During Lent allow God to hover over you.  Spend time in the darkness of self-reflection and self-denial.  God is there.  Ask God to bring life out of this season of darkness.  For on Easter morning, we will celebrate the Resurrection of the One who said, “I am the light of the world. Whoever follows me will never walk in darkness, but will have the light of life” (Jn. 8:12).

Prayer: O Eternal God, we find ourselves in the midst of a seemingly formless, empty, and dark season. Yet we know that you called all creation out of such an environment.  We glorify you for forming the formless, providing fulfillment for the empty, and revealing light to the darkness.  Heavenly God, remain present when we experience personal and communal emptiness or doubt.  As You hovered over the waters, we ask for your hovering love and grace in our lives.  We pray in Your name, Amen.

The Sacred Smell of Ashes

I’m not a huge fan on scented candles, incense, or Glade plug-ins.

When I occasionally went to the Catholic church with my girlfriend or extended family during high school, I remember the incense filling my nostrils…causing me to sneeze, cough, and choke.  Was this “ritual smell” really necessary? I wondered.   We didn’t do this at our Methodist church.

This past week, however, my sense of smell changed.

On Ash Wednesday, I used a small, metal bowl to prepare the ashes I intended to place upon the foreheads of the congregation.  After the service, I brought the bowl home, and place it on my desk (until I could find another home for it).  With the bowl sitting there, and a few ashes remaining, that’s when my sense of smell changed.

Since Wednesday, the aroma from the ashes has wafted throughout my room. While I’ve been praying, studying, reading for school, preparing a sermon…the smell of burnt ashes has lingered.  And there’s been something special about the loitering smell. There’s something Holy.  Something reminds me of church.  The smell reminds me of Ash Wednesday.  It reminds me of sacred incense that filled the halls of St. Peter’s Basilica in Rome (on my trip this summer). The aroma raising from the used ashes reminds me of Christ and the cross.  It’s as if I am breathing in the Spirit.  God’s presence seems oh-so-close.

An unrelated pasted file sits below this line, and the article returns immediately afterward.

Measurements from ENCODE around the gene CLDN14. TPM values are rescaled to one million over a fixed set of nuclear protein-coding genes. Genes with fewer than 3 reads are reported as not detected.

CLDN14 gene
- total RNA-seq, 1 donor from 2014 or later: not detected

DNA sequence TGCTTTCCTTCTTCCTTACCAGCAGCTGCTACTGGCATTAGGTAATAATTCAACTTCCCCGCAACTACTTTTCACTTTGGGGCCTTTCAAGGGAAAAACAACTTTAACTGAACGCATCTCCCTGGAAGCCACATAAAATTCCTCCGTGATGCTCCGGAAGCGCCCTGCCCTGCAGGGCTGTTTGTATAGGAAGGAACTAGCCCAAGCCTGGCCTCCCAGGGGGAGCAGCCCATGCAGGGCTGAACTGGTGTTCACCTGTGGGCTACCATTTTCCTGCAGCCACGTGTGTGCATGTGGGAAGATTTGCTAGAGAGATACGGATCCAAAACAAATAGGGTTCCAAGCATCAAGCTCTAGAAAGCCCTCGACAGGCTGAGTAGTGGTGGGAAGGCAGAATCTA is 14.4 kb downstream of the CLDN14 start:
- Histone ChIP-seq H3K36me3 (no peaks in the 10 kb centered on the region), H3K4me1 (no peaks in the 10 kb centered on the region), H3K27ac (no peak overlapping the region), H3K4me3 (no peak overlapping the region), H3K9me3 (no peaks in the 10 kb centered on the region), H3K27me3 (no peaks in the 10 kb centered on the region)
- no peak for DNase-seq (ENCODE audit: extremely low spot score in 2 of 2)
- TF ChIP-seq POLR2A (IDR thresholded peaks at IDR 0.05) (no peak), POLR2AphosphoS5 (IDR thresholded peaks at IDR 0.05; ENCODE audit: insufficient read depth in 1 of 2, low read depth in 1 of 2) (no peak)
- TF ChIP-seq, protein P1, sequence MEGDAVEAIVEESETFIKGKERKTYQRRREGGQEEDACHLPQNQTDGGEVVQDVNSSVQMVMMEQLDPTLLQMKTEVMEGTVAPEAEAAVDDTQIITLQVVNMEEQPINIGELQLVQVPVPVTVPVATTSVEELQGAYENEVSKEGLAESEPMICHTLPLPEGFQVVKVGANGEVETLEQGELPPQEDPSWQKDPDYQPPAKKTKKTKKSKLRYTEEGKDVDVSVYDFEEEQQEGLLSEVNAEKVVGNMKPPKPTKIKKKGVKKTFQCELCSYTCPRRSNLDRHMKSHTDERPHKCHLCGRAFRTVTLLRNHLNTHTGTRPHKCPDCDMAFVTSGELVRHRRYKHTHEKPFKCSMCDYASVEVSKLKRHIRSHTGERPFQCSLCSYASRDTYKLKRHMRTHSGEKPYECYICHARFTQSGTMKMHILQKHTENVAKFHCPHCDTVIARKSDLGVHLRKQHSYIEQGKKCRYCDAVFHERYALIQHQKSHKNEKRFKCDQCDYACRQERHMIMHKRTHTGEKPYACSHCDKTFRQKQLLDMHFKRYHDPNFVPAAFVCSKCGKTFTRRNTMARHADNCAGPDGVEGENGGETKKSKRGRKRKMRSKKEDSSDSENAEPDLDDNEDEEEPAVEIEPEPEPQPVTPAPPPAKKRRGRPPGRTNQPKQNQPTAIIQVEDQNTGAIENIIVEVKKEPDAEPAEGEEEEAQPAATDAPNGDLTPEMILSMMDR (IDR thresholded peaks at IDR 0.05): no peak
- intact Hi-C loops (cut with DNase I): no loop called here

Perhaps there’s always been something sacred and special about holy smells.  Too bad my nostrils are only now aware of the beauty.

Hands, SandOh no, You never let go
Through the calm and through the storm
Oh no, You never let go
In every high and every low
Oh no, You never let go
Lord, You never let go of me*

In our busy –and at times overwhelming—lives, so many things grab for our attention, time, and energy.  For some, schoolwork seems never ending.  For others, work always consumes our best efforts.  Likewise, family and friends beg for our attention.  Financial situations, health concerns, and strenuous relationships all weigh down our hearts and minds.

In response, many of us try to “manage” all of these things.  We try to hold on to these aspects of our lives, hoping that maybe we can make, shape, and mold them to out liking.  We want so badly to be in control of everything.  We cling to different parts of our lives, trying to hold it all together.

Ultimately, however, what happens when we grip and hold things too tightly?  Eventually we crush them.  We squeeze the life out of our livelihood.

Over the next 40 days, let us make Lent a season for letting go of those things.  Let us take the time to loosen our grip on those things that burden our hearts.  Let us “let go” of feeling as if everything depends on us.  Let us “let go” of our un-Christ-like emotions.  Let us “let go” of our worries that hinder our relationship with Christ and others.

During Lent – Let go…and let God.

This Lenten season, let God claim our fears.  Let God have our worries and heartaches.  Let God be in control of our lives.  Let God, and the forgiveness He offers on the cross, be the hope we cling to.

My friends, “letting go” and “letting God” is possible because we know that God never lets go of us.

* Lyrics from “You Never Let Go” by Matt Redman